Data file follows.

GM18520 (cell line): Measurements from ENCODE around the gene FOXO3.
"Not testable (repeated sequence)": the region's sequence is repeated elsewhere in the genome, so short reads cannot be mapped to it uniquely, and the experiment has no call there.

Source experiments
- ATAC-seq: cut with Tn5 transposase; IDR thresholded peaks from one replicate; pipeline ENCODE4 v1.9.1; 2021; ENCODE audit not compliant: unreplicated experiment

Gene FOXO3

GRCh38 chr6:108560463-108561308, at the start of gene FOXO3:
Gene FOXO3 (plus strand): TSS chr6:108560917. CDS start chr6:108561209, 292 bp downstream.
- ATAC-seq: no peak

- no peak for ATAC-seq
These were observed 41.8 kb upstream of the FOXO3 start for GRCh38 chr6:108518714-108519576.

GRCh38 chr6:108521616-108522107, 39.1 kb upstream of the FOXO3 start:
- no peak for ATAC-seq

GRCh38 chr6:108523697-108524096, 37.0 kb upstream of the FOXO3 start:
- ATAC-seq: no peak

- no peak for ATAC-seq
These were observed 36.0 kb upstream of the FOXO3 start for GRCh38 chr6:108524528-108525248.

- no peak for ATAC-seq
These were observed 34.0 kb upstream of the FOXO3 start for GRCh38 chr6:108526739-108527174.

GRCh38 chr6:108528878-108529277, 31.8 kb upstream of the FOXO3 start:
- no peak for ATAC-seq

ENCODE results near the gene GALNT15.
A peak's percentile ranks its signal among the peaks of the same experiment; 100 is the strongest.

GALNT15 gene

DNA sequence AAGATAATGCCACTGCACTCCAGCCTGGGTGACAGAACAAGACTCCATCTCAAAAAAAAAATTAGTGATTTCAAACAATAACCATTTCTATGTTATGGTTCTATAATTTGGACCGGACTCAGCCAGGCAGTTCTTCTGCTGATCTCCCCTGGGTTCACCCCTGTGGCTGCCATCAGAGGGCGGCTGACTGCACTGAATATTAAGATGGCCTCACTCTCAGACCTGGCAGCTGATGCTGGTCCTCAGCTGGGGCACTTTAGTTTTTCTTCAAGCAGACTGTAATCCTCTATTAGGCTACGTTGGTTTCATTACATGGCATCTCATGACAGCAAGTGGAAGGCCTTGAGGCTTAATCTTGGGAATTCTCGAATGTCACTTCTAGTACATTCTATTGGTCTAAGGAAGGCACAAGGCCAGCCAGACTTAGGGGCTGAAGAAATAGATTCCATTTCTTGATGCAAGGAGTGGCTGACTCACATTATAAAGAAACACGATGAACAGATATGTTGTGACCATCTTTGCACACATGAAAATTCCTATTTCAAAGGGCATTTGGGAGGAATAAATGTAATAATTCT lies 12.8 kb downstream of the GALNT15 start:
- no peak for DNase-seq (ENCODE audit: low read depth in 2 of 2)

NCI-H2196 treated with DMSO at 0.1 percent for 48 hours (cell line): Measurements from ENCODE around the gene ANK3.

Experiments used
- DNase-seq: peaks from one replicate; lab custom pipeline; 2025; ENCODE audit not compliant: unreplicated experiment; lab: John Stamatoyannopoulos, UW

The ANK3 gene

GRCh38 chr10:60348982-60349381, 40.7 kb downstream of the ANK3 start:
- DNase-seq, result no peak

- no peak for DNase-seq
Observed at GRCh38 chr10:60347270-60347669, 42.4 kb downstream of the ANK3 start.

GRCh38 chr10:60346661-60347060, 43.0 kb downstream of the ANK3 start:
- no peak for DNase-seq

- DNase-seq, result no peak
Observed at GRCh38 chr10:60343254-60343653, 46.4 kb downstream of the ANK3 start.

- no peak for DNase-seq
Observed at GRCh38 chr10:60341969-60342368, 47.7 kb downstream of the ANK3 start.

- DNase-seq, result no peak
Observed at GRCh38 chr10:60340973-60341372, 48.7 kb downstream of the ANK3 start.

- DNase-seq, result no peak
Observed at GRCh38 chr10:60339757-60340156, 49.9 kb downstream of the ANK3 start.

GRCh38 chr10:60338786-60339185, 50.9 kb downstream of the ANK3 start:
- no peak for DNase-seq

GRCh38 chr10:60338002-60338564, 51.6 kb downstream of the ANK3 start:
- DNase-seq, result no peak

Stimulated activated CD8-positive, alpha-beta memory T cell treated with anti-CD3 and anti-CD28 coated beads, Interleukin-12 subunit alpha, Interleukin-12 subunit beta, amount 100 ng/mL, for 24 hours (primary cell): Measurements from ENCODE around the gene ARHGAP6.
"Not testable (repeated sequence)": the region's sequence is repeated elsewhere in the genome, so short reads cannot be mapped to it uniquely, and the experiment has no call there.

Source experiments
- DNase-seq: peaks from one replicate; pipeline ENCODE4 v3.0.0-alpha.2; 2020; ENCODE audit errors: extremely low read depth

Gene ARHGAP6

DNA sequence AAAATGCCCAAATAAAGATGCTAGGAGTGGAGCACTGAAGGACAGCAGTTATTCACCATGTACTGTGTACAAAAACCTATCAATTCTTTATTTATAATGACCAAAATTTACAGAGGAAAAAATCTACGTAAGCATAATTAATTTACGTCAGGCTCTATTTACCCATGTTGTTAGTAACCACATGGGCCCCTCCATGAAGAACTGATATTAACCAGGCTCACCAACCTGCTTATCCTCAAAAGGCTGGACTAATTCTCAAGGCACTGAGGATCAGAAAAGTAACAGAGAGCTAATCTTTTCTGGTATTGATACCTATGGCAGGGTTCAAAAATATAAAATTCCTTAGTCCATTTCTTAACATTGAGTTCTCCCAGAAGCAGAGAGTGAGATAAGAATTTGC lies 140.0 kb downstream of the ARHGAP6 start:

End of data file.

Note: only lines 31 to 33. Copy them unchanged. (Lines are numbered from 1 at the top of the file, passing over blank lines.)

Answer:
- DNase-seq, result no peak

- no peak for DNase-seq
Observed at GRCh38 chr10:60347270-60347669, 42.4 kb downstream of the ANK3 start.